Reverse the widening gender gap | Daily News

Reverse the widening gender gap

Since the Independence, there has been significant progress in the achievement of women’s rights in Sri Lanka. Specifically, following the International Women’s Year in 1975 and the United Nations Decade for Women from 1976 to 1985, a number of policies and laws were enacted to enhance the rights of women.

Further developments included the establishment of both the National Plan of Action for Women and Women’s Charter in 1996. The National Plan was the result of the UN meeting on the Commission on Status of Women, which was held in 2005. Its purpose was to achieve gender equality via legislative changes and policy programmes.

Thus, Sri Lanka has led the way to female liberation and has had an early start in comparison with other South Asian countries. Yet, gender equality remains a distant dream for the majority of our women.

Gender inequality

According to a recent report by the World Economic Forum, Sri Lanka’s gender inequality has widened over the last decade and gender equality index (GII) has also declined. For example, Sri Lanka ranked 12th global position in rank in 2008 and by 2018 it has fallen down to 100th position.

It may be useful to examine why Sri Lanka, as a country with high human development, has failed in closing the gender equality. To gain a clearer picture, we need to go into details how GII is calculated.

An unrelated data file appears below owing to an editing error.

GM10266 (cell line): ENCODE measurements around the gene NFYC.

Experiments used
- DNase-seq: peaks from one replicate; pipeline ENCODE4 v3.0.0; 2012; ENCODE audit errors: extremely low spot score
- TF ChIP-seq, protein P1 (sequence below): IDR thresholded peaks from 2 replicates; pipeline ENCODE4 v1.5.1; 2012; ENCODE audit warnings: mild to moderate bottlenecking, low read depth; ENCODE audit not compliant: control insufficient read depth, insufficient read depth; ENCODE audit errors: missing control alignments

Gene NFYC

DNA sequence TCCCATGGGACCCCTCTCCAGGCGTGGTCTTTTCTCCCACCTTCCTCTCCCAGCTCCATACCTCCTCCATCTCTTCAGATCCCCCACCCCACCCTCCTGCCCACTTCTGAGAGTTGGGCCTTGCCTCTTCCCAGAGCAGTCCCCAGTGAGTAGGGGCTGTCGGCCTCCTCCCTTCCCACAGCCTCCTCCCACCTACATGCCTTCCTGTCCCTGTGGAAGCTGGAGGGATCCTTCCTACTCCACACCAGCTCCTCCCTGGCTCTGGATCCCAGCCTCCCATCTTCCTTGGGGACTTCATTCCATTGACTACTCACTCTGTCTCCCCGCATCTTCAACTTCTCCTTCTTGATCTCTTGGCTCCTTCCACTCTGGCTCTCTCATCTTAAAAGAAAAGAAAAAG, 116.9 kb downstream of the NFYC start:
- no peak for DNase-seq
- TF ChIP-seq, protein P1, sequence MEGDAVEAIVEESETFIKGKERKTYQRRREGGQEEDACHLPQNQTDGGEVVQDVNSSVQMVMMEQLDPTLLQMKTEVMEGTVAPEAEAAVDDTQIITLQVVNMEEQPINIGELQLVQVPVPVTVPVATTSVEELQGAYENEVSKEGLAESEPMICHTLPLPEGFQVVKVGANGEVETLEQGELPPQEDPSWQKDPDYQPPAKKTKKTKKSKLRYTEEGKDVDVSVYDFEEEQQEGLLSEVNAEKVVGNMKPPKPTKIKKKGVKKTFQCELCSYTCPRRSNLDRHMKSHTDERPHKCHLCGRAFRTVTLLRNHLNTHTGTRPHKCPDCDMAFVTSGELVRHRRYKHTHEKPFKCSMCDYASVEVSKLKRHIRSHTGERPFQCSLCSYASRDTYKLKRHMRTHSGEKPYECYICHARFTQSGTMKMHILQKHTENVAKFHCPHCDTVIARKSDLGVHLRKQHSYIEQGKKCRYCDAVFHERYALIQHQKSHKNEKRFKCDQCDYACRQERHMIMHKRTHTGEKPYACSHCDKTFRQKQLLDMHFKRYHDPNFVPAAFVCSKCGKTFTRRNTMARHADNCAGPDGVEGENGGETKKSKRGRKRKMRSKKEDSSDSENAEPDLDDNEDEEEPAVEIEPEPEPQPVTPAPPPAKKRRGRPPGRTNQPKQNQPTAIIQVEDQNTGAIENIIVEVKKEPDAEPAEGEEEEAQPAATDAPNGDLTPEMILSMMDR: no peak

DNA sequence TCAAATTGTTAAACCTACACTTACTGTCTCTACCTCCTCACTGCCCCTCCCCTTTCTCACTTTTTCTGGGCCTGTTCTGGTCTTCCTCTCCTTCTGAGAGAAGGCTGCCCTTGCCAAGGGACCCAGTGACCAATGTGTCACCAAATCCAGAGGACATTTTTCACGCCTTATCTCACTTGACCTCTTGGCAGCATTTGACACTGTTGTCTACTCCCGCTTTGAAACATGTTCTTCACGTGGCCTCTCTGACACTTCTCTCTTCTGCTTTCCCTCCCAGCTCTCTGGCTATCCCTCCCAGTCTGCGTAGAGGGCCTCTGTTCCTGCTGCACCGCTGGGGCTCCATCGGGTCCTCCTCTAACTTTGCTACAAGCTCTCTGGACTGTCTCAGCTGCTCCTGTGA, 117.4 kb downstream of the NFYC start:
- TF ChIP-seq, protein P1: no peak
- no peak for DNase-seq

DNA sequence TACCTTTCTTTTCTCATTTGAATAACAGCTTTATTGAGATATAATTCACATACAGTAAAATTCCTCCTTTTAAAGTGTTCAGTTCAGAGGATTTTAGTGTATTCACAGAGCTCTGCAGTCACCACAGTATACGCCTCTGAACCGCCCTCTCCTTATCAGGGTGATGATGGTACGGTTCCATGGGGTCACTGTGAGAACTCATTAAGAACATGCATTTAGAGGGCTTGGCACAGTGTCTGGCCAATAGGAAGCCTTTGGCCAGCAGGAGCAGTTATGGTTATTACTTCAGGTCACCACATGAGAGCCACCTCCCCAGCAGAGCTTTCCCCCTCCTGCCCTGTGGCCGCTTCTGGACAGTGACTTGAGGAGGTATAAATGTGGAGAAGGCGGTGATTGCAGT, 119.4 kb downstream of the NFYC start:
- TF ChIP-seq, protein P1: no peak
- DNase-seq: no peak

The GII is measures gender inequalities in three important aspects of human development - reproductive health, (measured by maternal mortality ratio and adolescent birth rates), empowerment, including political participation and educational achievement, (measured by proportion of parliamentary seats occupied by females and proportion of adult females and males aged 25 years and older with at least some secondary education), and economic participation, (measured by labour force participation rate of female and male populations aged 15 years and older).

According to the report for 2018, our scores and rankings for these sub-units were as follows: (a) economic participation and opportunities- 55% with a ranking of 125, (b) reproductive health status-98% with ranking of 01, (c) educational attainment- 99% with 90th ranking (d) political empowerment- 19% with a rank of 85. There were 149 countries involved in the survey.